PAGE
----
The Nations Are Here

The Nations Are Here

My daughter and I enter the store and walk the aisles. With our usual grocery list in hand, we peruse the shelves while breathing in the sweet aromas of coriander and curry. Stepping to the beat of bells and drums from a far-away place, we arrive at the counter where a beautiful, brown-eyed woman meets us with a smile. Stumbling over words, we exchange greetings and empty our basket. The clock strikes noon as she rings up our items. From an old speaker, the “Adhan,” (the Muslim call to prayer) rings out loudly; time stops and starts again. I thank her and walk back to my Northeast Kansas City home; myself now in silent prayer to the God whose jealous love for His glory among the peoples burns warmly in my heart.

There are about 1.5 million lost people in the KC metro area, thousands of those people have migrated to Kansas City from across the world. My husband Tyler and I, while attending seminary to pursue international church planting, felt the weight of those numbers more than ever. Last spring, we began praying about how God might use us here in KC to advance His Kingdom and spread His fame. He impressed upon our hearts that if we desired to give ourselves to sharing His Name with people in a faraway place, we best begin here. So this summer, we moved our family from Gladstone to the Northeast to begin the faith journey of building friendships for the sake of the Gospel with the international community around us.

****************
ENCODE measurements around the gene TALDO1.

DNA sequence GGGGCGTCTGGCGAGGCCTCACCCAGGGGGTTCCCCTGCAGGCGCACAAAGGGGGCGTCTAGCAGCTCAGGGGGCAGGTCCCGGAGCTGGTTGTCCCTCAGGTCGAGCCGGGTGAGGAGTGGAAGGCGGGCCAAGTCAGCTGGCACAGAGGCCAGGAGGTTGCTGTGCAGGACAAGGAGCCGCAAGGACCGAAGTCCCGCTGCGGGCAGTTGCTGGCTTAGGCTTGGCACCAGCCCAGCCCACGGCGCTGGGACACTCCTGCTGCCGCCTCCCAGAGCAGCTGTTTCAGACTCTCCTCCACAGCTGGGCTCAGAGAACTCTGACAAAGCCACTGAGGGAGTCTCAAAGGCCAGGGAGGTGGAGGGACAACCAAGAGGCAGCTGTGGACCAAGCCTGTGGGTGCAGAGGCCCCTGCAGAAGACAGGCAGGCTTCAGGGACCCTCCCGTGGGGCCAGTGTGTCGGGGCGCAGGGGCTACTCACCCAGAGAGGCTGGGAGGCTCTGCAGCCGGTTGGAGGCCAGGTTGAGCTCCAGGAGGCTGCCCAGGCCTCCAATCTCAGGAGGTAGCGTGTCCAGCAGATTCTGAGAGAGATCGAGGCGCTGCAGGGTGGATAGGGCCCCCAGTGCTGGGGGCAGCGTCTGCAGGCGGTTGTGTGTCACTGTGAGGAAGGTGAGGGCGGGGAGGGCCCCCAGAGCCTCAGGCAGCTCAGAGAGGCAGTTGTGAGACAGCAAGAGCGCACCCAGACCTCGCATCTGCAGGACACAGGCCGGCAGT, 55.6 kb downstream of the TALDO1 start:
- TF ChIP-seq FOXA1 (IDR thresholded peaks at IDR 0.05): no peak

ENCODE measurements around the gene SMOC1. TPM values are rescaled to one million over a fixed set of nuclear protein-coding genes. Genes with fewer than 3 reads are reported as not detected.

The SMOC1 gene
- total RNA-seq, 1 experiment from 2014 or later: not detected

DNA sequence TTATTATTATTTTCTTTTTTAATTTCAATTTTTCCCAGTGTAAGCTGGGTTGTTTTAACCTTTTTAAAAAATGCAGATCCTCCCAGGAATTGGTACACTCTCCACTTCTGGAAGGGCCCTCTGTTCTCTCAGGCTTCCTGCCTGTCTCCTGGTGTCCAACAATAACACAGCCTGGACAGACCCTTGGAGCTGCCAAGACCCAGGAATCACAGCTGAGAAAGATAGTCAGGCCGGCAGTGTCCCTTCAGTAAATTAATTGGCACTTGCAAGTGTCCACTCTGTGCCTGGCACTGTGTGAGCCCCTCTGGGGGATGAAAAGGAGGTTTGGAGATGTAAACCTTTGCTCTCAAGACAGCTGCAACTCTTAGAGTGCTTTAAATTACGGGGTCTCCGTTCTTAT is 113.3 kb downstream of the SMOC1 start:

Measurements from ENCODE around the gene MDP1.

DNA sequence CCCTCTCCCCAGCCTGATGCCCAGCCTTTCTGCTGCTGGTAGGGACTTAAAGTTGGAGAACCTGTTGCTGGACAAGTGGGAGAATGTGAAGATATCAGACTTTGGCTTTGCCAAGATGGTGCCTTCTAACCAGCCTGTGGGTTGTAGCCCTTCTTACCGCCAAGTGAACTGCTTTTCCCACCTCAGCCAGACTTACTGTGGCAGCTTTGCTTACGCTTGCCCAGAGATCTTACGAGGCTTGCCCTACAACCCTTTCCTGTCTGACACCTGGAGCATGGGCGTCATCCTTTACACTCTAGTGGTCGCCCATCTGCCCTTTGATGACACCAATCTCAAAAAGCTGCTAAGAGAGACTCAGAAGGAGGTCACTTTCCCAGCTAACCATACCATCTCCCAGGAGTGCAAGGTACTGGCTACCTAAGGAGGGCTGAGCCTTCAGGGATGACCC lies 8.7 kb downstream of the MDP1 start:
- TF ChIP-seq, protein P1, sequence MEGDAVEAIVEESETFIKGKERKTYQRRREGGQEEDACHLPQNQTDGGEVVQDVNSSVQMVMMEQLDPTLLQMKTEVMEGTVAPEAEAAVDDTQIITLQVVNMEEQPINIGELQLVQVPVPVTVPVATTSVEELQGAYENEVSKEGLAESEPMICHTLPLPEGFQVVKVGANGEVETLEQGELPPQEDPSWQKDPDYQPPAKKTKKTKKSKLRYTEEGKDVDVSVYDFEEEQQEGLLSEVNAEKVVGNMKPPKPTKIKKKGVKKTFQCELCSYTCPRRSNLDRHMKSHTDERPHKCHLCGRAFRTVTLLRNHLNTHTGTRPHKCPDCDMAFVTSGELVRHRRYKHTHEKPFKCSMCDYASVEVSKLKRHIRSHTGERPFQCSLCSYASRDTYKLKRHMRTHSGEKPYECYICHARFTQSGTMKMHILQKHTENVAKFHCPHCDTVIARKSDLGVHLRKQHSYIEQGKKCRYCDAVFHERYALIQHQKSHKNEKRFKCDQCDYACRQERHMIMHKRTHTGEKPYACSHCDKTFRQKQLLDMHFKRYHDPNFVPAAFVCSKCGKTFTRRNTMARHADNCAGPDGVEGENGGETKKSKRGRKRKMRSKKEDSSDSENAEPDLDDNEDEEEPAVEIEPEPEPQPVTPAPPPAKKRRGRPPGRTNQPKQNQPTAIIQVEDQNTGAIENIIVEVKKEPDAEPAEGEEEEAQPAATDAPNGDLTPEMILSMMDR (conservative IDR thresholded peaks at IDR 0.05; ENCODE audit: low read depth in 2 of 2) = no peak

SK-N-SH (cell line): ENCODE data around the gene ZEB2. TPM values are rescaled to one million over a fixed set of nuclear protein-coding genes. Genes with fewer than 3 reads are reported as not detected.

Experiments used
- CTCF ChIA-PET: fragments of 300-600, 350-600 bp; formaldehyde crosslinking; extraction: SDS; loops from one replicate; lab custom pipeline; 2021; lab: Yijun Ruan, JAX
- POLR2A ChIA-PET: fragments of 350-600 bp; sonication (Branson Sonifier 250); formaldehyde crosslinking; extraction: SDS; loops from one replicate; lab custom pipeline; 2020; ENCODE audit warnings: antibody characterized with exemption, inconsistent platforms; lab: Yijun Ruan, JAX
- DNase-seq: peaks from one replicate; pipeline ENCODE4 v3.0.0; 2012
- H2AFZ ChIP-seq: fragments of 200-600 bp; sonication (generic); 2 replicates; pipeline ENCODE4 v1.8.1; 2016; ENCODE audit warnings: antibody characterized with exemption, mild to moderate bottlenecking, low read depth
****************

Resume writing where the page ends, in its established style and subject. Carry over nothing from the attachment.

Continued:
Though we have only been living in our new home for a month, God continuously opens our eyes to the fact that the nations are here. Somali, Sudanese, Burmese, Congolese, Syrian, Ethiopian, Haitians, Mexicans, Vietnamese; all find themselves living here with us — driving the same streets, working the same jobs, attending the same schools. As a family who is a part of the Body of Emmaus, we are seeking to spread His glory among ALL peoples here in Kansas City.

In light of the social and political climate our country finds itself in, it is often easy to forget the spiritual significance of this human reality. It is not by chance, that these families lives have been uprooted and transplanted into our neighborhoods. Nor is it off-handed apathy on the part of our LORD that they have come. The Bible clearly holds out the heart of our Father on this matter.

Calling Abraham to Himself, the LORD declares, “in you all the families of the earth shall be blessed” (Gen.12:3).

“May God be gracious to us and bless us and makes his face to shine upon us, that your way may be known on earth, your saving power among all nations. Let the peoples praise you, O God; let all the peoples praise you! Let the nations be glad and sing for joy!” (Ps. 67:1-3)

“Your people shall be my people, and your God my God.” (Ruth 1:16)

“…For my house shall be called a house of prayer for all peoples.” The Lord God, who gathers the outcasts of Israel, declares, “I will gather yet others to him besides those already gathered.” (Is. 56:7b-8)